In an interview with the Guardian, the whistleblower made a "moral" case for a presidential pardon:
"Yes, there are laws on the books that say one thing, but that is perhaps why the pardon power exists—for the exceptions, for the things that may seem unlawful in letters on a page—but when we look at them morally, when we look at them ethically, when we look at the results, it seems these were necessary things, these were vital things.
"I think when people look at the calculations of benefit, it is clear that in the wake of 2013 the laws of our nation changed. The [U.S.] Congress, the courts, and the president all changed their policies as a result of these disclosures. At the same time there has never been any public evidence that any individual came to harm as a result."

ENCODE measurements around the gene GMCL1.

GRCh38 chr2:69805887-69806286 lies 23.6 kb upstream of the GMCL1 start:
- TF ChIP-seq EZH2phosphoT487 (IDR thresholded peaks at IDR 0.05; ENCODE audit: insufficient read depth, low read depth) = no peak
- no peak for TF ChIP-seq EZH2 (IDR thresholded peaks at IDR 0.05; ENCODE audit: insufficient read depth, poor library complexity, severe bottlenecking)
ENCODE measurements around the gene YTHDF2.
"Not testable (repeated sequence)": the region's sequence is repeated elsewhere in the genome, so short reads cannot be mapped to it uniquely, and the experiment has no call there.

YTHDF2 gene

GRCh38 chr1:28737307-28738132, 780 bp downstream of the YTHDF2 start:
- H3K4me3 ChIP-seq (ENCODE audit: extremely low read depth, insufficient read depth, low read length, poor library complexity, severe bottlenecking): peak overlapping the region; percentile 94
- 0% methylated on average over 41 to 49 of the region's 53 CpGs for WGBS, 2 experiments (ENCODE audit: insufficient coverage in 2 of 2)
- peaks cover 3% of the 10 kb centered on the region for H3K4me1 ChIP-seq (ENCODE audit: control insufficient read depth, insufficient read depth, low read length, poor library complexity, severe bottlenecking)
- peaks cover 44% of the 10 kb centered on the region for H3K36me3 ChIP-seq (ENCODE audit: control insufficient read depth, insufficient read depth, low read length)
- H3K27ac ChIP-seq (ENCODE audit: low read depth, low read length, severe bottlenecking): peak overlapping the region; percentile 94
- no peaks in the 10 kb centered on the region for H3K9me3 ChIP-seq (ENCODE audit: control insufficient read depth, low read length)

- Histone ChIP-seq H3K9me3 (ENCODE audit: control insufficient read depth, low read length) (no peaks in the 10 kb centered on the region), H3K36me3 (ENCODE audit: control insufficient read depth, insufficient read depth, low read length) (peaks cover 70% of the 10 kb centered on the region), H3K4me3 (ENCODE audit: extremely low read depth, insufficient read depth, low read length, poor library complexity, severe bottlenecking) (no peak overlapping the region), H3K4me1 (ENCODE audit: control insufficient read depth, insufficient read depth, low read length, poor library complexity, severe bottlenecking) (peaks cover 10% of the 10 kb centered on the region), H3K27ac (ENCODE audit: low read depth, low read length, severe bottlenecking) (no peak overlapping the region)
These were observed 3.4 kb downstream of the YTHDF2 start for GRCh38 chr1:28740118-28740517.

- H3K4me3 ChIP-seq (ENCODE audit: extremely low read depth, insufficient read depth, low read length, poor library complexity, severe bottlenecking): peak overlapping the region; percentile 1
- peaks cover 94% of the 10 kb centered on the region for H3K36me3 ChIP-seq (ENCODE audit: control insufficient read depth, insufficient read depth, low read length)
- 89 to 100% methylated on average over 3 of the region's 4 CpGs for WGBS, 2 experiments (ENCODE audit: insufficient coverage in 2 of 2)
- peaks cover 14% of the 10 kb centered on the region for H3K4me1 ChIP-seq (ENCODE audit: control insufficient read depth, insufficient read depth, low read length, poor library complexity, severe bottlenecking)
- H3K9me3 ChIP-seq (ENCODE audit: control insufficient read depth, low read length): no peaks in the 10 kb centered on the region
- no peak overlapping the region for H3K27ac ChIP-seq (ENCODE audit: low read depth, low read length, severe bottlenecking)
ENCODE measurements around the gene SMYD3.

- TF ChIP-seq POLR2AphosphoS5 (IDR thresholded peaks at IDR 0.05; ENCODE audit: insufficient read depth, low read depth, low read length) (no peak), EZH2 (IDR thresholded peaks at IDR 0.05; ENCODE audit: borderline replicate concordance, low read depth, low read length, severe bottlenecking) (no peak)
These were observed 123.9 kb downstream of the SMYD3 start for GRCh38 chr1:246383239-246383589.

"In the fullness of time, I think I will end up back home. Once the officials, who felt like they had to protect the programs, their positions, their careers, have left government and we start looking at things from a more historical perspective, it will be pretty clear that this war on whistleblowers does not serve the interests of the United States; rather it harms them."